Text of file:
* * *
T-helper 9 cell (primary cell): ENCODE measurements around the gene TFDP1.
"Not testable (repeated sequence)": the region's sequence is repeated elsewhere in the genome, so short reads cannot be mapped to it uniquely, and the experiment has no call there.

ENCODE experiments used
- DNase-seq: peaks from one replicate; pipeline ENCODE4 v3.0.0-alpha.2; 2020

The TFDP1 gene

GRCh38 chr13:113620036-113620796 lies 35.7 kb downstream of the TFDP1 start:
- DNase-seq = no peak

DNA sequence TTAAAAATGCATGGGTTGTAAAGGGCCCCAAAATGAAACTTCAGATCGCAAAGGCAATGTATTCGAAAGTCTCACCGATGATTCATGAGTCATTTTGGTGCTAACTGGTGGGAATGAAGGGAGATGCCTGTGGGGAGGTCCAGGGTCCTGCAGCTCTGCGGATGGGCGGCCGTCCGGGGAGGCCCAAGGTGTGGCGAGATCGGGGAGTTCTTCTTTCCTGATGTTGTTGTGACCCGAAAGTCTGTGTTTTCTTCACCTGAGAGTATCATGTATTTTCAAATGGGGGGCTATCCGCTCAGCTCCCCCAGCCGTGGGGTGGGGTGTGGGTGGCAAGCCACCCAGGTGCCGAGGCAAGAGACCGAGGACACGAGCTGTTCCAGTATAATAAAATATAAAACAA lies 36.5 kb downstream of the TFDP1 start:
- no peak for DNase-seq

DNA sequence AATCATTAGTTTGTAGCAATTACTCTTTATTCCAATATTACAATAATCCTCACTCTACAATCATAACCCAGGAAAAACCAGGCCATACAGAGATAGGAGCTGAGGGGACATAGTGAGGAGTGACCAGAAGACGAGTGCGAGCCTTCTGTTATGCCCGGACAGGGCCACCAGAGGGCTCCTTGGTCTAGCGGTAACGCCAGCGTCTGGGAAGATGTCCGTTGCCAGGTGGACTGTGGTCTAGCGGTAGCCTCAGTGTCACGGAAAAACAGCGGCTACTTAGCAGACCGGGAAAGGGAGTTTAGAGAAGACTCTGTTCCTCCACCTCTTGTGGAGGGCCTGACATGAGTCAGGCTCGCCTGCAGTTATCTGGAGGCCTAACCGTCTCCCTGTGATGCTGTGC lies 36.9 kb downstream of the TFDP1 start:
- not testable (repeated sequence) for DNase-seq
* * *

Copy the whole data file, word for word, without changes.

T-helper 9 cell (primary cell): ENCODE measurements around the gene TFDP1.
"Not testable (repeated sequence)": the region's sequence is repeated elsewhere in the genome, so short reads cannot be mapped to it uniquely, and the experiment has no call there.

ENCODE experiments used
- DNase-seq: peaks from one replicate; pipeline ENCODE4 v3.0.0-alpha.2; 2020

The TFDP1 gene

GRCh38 chr13:113620036-113620796 lies 35.7 kb downstream of the TFDP1 start:
- DNase-seq = no peak

DNA sequence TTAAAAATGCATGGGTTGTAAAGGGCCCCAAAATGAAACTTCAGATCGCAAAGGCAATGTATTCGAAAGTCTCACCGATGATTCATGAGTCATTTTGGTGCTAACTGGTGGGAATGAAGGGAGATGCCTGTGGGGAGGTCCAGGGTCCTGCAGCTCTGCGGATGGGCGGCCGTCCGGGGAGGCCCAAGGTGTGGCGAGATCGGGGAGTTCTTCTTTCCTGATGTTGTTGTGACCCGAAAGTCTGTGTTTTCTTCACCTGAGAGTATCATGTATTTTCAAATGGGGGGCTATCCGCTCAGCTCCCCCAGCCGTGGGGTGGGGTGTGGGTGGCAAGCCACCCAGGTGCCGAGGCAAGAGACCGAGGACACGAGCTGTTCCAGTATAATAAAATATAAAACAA lies 36.5 kb downstream of the TFDP1 start:
- no peak for DNase-seq

DNA sequence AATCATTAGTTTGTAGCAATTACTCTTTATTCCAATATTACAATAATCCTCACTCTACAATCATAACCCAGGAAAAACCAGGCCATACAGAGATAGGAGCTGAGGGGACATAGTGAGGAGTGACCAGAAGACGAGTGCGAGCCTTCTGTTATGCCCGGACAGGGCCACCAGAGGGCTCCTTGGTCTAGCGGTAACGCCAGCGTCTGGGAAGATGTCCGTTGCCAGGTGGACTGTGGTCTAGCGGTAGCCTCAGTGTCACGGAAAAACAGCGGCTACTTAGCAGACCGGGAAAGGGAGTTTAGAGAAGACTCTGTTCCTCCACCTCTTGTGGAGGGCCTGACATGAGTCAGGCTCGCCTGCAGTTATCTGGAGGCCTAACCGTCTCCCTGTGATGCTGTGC lies 36.9 kb downstream of the TFDP1 start:
- not testable (repeated sequence) for DNase-seq